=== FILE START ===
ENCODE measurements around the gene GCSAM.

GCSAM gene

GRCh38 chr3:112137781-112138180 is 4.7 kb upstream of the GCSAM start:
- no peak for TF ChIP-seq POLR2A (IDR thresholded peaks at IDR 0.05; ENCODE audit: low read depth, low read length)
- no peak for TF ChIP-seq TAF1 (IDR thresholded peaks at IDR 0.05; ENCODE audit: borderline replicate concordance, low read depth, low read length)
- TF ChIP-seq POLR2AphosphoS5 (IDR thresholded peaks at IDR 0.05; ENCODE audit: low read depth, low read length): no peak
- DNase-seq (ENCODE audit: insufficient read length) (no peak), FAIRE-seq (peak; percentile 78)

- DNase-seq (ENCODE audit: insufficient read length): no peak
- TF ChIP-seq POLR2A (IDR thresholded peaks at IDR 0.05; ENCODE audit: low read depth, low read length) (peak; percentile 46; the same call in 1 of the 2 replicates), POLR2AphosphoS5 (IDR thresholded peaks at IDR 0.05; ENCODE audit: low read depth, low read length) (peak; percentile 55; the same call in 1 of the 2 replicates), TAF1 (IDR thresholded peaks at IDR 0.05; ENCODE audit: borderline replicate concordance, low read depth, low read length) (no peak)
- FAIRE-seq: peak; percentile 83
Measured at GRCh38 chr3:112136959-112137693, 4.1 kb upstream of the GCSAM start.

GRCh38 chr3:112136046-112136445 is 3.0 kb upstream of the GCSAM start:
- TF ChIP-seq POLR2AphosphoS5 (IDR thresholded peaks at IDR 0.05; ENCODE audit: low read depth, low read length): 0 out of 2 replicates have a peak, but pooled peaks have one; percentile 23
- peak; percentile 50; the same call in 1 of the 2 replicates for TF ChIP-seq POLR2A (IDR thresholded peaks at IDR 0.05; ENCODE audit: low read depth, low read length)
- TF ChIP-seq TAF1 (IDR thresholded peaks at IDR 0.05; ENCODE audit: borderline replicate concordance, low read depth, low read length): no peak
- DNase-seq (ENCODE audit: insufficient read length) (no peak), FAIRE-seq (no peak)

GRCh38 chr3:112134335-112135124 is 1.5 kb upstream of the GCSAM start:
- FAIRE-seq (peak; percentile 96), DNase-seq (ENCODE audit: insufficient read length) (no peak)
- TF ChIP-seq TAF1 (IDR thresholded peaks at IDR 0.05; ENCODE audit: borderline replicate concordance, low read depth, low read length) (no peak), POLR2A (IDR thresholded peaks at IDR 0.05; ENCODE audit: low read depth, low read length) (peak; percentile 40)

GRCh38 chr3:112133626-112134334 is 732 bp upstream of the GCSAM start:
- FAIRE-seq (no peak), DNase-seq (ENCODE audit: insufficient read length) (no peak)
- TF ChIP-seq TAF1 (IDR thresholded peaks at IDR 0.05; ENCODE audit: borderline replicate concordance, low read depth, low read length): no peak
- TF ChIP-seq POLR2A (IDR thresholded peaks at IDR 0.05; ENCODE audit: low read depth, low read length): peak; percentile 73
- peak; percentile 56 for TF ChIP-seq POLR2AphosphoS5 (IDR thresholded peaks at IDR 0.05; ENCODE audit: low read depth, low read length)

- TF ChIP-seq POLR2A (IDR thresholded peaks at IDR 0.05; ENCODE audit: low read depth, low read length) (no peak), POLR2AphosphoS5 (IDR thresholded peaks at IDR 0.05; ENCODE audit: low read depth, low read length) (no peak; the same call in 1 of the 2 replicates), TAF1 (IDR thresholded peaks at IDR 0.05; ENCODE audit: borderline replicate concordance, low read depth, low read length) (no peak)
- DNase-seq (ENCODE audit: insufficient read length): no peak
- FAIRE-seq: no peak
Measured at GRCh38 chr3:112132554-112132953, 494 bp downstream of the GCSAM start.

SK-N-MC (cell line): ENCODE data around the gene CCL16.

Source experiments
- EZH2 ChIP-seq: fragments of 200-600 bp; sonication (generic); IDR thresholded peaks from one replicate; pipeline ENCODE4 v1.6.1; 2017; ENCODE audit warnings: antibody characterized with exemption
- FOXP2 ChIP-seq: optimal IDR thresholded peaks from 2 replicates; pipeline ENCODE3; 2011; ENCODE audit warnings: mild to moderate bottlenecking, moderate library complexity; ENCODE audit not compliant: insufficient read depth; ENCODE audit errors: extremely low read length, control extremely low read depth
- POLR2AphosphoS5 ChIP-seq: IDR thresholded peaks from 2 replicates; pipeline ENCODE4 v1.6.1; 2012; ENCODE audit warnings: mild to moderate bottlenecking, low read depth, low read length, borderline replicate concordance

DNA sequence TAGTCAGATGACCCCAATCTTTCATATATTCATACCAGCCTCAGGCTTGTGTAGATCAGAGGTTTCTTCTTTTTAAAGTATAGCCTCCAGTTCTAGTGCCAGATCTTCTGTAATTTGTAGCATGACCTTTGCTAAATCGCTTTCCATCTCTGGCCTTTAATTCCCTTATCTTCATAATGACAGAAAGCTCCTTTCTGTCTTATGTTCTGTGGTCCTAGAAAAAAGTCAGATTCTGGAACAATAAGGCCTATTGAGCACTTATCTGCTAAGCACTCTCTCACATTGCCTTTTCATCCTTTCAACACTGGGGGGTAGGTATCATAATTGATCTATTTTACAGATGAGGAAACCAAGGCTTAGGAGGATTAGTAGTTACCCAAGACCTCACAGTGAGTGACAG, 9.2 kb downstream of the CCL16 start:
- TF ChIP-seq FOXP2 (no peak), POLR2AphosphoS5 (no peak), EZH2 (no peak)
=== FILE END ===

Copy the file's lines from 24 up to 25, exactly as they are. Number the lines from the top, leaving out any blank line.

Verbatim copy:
- peak; percentile 56 for TF ChIP-seq POLR2AphosphoS5 (IDR thresholded peaks at IDR 0.05; ENCODE audit: low read depth, low read length)

- TF ChIP-seq POLR2A (IDR thresholded peaks at IDR 0.05; ENCODE audit: low read depth, low read length) (no peak), POLR2AphosphoS5 (IDR thresholded peaks at IDR 0.05; ENCODE audit: low read depth, low read length) (no peak; the same call in 1 of the 2 replicates), TAF1 (IDR thresholded peaks at IDR 0.05; ENCODE audit: borderline replicate concordance, low read depth, low read length) (no peak)